Garden Blog | September 2019
It’s September already! Blimey, this year is speeding by, and so far it’s been a good one for our gardens.
The year is not over yet though, and there are still a good number of flowering plants to brighten the borders, including those that are particular favourites of the bee population, such as Cosmos, Verbena bonariensis, and Sedum spectabile. Providing nectar for our buzzing buddies in autumn is an important part of helping them prepare for the rigours of the coming winter. Sedum in particular is popular with bees, being constantly smothered with then throughout the day. Along with other late flowering additions to the garden such as Cyclamen coum, asters, rudbeckias, and heleniums, to mention just a few, there is plenty to choose from for both bees and gardeners alike where a late season flourish is concerned.
Also still going strong are the summer displays planted in pots, troughs, and urns. If they are kept watered and dead headed they will continue to amaze and beguile with their showy displays until cut down by the first frosts of autumn. When the inevitable turn in weather occurs, we shall remove our displays and replant with hardy winter flowering plants to provide colour through into spring.
Some of the plants used in our summer displays are grown from seed sown in spring, and at the change over to the winter display these are dispatched to the compost heap. Some of the larger tender perennials, such as cannas, brugmansias, and the Nigerian black banana, are pruned back to more manageable proportions before being removed and kept over winter in a bright and frost free environment, to be returned to outdoor life next year.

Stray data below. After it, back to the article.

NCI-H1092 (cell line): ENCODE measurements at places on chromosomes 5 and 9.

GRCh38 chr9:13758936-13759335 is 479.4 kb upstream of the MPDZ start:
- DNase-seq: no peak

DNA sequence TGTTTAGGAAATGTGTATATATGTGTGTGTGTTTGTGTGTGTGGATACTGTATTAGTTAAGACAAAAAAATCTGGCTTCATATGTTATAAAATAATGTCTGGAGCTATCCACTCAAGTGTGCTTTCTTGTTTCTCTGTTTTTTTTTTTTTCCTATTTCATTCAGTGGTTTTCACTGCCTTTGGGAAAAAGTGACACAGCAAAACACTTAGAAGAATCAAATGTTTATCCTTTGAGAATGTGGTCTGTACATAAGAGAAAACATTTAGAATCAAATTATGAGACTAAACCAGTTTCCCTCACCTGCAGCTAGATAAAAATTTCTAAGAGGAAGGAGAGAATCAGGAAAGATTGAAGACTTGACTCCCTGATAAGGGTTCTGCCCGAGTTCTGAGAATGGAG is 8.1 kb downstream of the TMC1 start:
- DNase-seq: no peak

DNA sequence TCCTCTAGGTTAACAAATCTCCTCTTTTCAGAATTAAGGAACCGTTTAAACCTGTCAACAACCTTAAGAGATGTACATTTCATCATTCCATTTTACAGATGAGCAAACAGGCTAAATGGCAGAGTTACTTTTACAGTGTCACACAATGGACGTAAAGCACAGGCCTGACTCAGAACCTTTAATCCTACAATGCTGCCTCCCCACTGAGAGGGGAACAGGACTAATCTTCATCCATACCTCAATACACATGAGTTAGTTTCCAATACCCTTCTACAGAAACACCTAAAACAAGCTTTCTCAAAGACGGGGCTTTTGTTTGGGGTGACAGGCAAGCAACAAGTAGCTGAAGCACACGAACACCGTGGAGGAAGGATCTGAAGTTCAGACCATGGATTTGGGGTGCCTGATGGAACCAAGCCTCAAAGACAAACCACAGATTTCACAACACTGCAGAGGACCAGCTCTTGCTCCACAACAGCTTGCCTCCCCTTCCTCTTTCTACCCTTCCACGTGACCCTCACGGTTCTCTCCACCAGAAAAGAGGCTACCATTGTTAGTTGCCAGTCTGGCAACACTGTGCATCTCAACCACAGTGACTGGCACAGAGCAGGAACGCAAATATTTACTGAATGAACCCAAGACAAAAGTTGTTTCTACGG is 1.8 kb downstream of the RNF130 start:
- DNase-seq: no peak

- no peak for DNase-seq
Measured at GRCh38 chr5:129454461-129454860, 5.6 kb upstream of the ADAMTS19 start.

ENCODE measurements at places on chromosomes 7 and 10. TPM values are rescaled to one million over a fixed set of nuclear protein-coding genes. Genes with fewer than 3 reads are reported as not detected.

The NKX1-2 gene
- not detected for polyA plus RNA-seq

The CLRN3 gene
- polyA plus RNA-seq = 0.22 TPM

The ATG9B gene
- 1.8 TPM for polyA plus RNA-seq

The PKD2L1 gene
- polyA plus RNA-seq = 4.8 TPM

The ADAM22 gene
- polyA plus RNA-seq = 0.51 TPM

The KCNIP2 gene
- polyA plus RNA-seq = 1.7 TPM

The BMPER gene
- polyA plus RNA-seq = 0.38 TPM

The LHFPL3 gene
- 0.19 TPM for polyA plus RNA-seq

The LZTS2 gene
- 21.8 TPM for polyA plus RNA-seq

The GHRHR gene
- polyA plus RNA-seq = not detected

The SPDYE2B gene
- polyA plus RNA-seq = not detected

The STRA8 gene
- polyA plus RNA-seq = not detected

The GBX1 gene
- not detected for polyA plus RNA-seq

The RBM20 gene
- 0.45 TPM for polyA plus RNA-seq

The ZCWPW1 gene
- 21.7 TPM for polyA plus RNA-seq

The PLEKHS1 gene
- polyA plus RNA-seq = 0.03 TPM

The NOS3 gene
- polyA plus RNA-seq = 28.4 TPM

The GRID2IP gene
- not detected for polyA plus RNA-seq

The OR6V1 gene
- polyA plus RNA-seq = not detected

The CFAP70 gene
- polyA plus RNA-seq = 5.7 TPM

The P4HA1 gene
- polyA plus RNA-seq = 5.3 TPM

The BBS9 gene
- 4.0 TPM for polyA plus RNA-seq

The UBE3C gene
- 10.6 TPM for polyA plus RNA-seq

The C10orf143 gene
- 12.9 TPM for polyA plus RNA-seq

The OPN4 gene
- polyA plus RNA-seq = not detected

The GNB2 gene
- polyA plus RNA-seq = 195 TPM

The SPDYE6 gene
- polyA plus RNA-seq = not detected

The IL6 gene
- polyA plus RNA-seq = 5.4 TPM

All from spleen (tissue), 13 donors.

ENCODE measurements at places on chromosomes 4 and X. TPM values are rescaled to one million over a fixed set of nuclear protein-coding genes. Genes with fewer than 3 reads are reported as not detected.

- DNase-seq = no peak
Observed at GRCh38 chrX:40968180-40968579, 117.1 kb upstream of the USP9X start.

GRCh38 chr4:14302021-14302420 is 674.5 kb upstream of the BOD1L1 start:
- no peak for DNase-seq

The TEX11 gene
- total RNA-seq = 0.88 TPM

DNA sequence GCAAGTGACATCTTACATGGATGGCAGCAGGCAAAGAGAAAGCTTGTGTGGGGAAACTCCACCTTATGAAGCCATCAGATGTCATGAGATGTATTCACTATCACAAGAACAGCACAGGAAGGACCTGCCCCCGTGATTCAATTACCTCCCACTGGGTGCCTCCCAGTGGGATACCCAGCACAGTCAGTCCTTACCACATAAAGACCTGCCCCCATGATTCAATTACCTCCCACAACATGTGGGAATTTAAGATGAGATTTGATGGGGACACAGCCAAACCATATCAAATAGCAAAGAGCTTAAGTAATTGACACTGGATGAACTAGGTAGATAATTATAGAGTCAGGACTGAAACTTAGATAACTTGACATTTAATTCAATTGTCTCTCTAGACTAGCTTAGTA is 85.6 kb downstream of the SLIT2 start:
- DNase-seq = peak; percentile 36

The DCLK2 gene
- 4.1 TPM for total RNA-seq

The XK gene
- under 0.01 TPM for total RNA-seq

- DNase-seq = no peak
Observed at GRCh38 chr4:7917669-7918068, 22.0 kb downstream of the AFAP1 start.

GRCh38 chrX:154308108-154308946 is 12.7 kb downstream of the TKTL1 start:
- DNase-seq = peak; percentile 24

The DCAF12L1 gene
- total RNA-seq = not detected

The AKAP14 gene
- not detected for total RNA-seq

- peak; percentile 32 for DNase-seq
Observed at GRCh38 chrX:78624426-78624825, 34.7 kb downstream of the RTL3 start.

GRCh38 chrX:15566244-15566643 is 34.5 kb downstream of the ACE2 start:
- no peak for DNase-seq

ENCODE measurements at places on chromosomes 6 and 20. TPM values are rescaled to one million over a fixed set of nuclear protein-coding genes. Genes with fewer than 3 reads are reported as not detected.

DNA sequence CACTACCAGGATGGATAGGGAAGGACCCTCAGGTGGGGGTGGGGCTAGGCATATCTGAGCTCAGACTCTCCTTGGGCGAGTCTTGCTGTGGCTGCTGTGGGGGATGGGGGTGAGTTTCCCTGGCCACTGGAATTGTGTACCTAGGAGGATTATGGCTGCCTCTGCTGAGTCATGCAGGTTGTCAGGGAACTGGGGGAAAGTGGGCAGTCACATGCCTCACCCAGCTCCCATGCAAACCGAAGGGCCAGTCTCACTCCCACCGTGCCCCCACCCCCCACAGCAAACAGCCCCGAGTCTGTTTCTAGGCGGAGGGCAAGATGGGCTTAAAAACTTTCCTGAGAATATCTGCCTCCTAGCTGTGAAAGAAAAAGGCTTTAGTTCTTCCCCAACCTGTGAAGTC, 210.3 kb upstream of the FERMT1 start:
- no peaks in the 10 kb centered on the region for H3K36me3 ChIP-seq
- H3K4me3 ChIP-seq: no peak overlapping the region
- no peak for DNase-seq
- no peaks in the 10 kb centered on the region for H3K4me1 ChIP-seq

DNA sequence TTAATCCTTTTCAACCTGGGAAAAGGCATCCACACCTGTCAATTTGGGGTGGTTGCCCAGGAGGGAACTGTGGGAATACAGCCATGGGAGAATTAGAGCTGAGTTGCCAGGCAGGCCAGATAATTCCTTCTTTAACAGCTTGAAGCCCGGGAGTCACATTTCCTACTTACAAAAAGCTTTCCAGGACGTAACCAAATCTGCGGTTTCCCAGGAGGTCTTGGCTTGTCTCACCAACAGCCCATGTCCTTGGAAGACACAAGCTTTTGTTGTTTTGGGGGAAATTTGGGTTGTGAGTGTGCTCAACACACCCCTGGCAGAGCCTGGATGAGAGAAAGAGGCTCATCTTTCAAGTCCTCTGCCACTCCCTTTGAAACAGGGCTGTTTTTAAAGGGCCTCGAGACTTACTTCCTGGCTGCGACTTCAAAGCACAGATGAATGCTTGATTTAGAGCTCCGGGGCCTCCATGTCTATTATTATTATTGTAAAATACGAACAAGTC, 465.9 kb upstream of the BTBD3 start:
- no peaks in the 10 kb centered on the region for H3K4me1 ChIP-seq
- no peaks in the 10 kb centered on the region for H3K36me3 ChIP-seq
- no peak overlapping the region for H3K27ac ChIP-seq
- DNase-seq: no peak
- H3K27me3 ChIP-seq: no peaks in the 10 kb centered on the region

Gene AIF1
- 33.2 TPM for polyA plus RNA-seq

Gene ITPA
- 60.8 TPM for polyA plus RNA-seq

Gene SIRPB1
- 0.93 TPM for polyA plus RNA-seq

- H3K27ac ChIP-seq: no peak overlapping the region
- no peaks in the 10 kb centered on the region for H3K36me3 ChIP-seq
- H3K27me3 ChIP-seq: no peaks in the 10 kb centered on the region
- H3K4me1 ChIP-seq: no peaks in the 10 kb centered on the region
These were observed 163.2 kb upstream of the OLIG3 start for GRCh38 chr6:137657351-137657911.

Finally, we have smaller tender perennials, such as fuchsias, verbenas, and heliotropes, that are grown each year from cuttings. Those that have suitable cutting material available, such as the fuchsias and verbenas, have cuttings taken just now. Others, like heliotropes for example, do not have suitable cutting material at this time of year, so instead are pruned hard back, potted up, and returned to growth in a warm glasshouse, and after a couple of months they will have produced plenty of new growth that can be taken as cuttings. It’s not only plants for the garden that are grown from cutting at this time of year, here at Deene Park we produce masses of pelargoniums and other plants with which to decorate the public rooms in the house too. All in all our propagation bench is heaving with prospective new plants right now. In a more domestic setting, you don’t need a large propagation bench to grow your own new plants from cuttings, as there are lots of mini propagators available to buy, from the inexpensive and quite basic to the very sophisticated and pricey. Whatever your budget, there’s a propagator out there for you, together with plenty of online information as to the cutting techniques required for success with the plants you’d like to grow.
Finally, as our lavender plants on the Parterre have faded and finished flowering, it’s time to return to the formally clipped geometric pattern that will see them through the autumn and winter. When clipping lavender, this year’s new growth should be cut down to just a couple of centimetres in length, without cutting harder and into the woody part of the plant. Pruning lavender this way each and every year will keep it compact and stop it getting leggy.